Licenses, Certifications, and Registrations
Public school counselors must have a state-issued credential to practice. This credential can be called a certification, a license, or an endorsement, depending on the state.
Licensure or certification typically requires a master’s degree in school counseling, an internship or practicum completed under the supervision of a licensed professional school counselor, and successful completion of a test.
Some states require applicants to have classroom teaching experience, or to hold a teaching license, prior to being certified. Most states require a criminal background check as part of the credentialing process. Information about requirements for each state is available from the American School Counselor Association.
Some states require licensure for career counselors; check with your state for more information. Contact information for state regulating boards is available from the National Board for Certified Counselors.
Work Experience in a Related Occupation
Some states require school counselors to have 1 to 2 years of experience as a teacher, or to hold a teaching license, prior to being certified.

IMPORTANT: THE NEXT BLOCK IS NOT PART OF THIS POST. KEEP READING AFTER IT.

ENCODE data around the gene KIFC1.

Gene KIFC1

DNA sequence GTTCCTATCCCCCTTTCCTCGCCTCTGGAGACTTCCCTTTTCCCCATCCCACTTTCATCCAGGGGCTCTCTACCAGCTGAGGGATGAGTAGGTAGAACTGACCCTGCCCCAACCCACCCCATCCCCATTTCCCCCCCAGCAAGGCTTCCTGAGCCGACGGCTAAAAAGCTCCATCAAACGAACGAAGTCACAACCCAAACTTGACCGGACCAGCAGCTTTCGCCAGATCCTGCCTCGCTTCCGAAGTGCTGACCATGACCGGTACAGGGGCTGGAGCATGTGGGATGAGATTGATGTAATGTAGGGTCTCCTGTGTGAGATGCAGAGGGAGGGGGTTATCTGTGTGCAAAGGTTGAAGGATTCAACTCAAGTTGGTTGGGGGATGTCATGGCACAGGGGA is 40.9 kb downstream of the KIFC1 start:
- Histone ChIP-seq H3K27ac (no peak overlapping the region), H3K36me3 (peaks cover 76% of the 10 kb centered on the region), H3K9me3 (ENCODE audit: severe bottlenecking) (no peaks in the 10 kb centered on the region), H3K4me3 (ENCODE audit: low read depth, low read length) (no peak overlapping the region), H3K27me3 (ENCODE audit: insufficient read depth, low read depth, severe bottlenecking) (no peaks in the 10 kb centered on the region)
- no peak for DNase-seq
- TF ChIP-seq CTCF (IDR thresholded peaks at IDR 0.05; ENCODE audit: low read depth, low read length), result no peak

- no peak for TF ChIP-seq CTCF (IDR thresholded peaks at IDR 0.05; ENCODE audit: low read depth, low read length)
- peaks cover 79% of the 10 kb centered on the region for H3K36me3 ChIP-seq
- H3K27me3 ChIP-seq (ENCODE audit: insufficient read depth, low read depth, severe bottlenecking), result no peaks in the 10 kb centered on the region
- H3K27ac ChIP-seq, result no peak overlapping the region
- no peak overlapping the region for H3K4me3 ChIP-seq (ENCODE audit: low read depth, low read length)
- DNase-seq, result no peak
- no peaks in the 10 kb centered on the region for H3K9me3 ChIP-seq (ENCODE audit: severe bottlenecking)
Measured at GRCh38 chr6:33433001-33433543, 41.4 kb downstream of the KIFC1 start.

Personality and Interests
School and career counselors typically have an interest in the Helping interest area, according to the Holland Code framework. The Helping interest area indicates a focus on assisting, serving, counseling, or teaching other people.
If you are not sure whether you have a Helping interest which might fit with a career as a school and career counselor, you can take a career test to measure your interests.
School and career counselors should also possess the following specific qualities:
Compassion. Counselors often work with people who are dealing with stressful and difficult situations, so they must be compassionate and empathize with their clients and students.